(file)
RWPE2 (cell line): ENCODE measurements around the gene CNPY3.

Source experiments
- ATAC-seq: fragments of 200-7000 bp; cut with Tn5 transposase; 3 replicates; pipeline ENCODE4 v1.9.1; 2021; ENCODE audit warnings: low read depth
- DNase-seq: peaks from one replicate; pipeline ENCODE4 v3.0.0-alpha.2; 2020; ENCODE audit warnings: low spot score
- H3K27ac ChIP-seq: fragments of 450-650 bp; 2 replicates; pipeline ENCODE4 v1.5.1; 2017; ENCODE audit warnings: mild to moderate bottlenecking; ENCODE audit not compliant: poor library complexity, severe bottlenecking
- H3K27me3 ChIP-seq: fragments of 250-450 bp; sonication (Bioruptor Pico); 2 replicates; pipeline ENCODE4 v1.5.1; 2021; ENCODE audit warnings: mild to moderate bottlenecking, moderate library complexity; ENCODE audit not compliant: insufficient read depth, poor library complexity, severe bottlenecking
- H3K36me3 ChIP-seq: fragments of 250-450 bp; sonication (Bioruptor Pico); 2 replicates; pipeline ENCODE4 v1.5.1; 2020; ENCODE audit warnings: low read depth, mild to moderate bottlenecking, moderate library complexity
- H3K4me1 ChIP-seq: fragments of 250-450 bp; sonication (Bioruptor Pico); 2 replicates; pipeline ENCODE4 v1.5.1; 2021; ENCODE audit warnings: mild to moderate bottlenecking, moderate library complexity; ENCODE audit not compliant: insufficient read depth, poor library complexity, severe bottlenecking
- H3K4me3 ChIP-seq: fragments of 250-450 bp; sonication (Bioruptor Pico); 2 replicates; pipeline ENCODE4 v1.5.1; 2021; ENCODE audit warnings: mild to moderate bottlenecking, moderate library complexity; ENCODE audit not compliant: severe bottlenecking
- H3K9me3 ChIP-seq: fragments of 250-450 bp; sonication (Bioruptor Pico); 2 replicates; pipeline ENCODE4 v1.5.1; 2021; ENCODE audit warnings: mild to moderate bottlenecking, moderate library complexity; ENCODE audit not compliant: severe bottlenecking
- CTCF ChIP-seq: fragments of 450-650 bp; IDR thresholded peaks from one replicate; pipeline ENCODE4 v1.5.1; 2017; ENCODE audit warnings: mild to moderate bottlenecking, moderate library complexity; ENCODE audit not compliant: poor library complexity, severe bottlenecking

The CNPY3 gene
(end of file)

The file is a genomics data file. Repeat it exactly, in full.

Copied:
RWPE2 (cell line): ENCODE measurements around the gene CNPY3.

Source experiments
- ATAC-seq: fragments of 200-7000 bp; cut with Tn5 transposase; 3 replicates; pipeline ENCODE4 v1.9.1; 2021; ENCODE audit warnings: low read depth
- DNase-seq: peaks from one replicate; pipeline ENCODE4 v3.0.0-alpha.2; 2020; ENCODE audit warnings: low spot score
- H3K27ac ChIP-seq: fragments of 450-650 bp; 2 replicates; pipeline ENCODE4 v1.5.1; 2017; ENCODE audit warnings: mild to moderate bottlenecking; ENCODE audit not compliant: poor library complexity, severe bottlenecking
- H3K27me3 ChIP-seq: fragments of 250-450 bp; sonication (Bioruptor Pico); 2 replicates; pipeline ENCODE4 v1.5.1; 2021; ENCODE audit warnings: mild to moderate bottlenecking, moderate library complexity; ENCODE audit not compliant: insufficient read depth, poor library complexity, severe bottlenecking
- H3K36me3 ChIP-seq: fragments of 250-450 bp; sonication (Bioruptor Pico); 2 replicates; pipeline ENCODE4 v1.5.1; 2020; ENCODE audit warnings: low read depth, mild to moderate bottlenecking, moderate library complexity
- H3K4me1 ChIP-seq: fragments of 250-450 bp; sonication (Bioruptor Pico); 2 replicates; pipeline ENCODE4 v1.5.1; 2021; ENCODE audit warnings: mild to moderate bottlenecking, moderate library complexity; ENCODE audit not compliant: insufficient read depth, poor library complexity, severe bottlenecking
- H3K4me3 ChIP-seq: fragments of 250-450 bp; sonication (Bioruptor Pico); 2 replicates; pipeline ENCODE4 v1.5.1; 2021; ENCODE audit warnings: mild to moderate bottlenecking, moderate library complexity; ENCODE audit not compliant: severe bottlenecking
- H3K9me3 ChIP-seq: fragments of 250-450 bp; sonication (Bioruptor Pico); 2 replicates; pipeline ENCODE4 v1.5.1; 2021; ENCODE audit warnings: mild to moderate bottlenecking, moderate library complexity; ENCODE audit not compliant: severe bottlenecking
- CTCF ChIP-seq: fragments of 450-650 bp; IDR thresholded peaks from one replicate; pipeline ENCODE4 v1.5.1; 2017; ENCODE audit warnings: mild to moderate bottlenecking, moderate library complexity; ENCODE audit not compliant: poor library complexity, severe bottlenecking

The CNPY3 gene